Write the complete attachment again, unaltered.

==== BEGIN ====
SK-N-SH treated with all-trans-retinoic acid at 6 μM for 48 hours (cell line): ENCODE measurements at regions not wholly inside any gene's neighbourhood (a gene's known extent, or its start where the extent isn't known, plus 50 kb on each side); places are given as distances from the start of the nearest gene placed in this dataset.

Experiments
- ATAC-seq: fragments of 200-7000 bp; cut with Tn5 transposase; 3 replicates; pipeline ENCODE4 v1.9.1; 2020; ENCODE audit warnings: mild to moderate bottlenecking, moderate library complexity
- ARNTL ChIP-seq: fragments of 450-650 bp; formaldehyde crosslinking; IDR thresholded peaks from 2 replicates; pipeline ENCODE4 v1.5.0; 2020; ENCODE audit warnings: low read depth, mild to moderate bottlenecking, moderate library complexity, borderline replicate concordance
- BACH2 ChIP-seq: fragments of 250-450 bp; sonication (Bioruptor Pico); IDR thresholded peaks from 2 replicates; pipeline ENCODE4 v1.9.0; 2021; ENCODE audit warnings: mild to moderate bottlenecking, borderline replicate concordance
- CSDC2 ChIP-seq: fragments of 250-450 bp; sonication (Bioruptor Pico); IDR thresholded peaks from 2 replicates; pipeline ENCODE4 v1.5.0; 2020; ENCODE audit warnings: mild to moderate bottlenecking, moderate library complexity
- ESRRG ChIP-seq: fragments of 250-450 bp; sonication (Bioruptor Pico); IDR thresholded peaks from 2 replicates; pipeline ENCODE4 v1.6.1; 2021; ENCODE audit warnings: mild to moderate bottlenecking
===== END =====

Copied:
SK-N-SH treated with all-trans-retinoic acid at 6 μM for 48 hours (cell line): ENCODE measurements at regions not wholly inside any gene's neighbourhood (a gene's known extent, or its start where the extent isn't known, plus 50 kb on each side); places are given as distances from the start of the nearest gene placed in this dataset.

Experiments
- ATAC-seq: fragments of 200-7000 bp; cut with Tn5 transposase; 3 replicates; pipeline ENCODE4 v1.9.1; 2020; ENCODE audit warnings: mild to moderate bottlenecking, moderate library complexity
- ARNTL ChIP-seq: fragments of 450-650 bp; formaldehyde crosslinking; IDR thresholded peaks from 2 replicates; pipeline ENCODE4 v1.5.0; 2020; ENCODE audit warnings: low read depth, mild to moderate bottlenecking, moderate library complexity, borderline replicate concordance
- BACH2 ChIP-seq: fragments of 250-450 bp; sonication (Bioruptor Pico); IDR thresholded peaks from 2 replicates; pipeline ENCODE4 v1.9.0; 2021; ENCODE audit warnings: mild to moderate bottlenecking, borderline replicate concordance
- CSDC2 ChIP-seq: fragments of 250-450 bp; sonication (Bioruptor Pico); IDR thresholded peaks from 2 replicates; pipeline ENCODE4 v1.5.0; 2020; ENCODE audit warnings: mild to moderate bottlenecking, moderate library complexity
- ESRRG ChIP-seq: fragments of 250-450 bp; sonication (Bioruptor Pico); IDR thresholded peaks from 2 replicates; pipeline ENCODE4 v1.6.1; 2021; ENCODE audit warnings: mild to moderate bottlenecking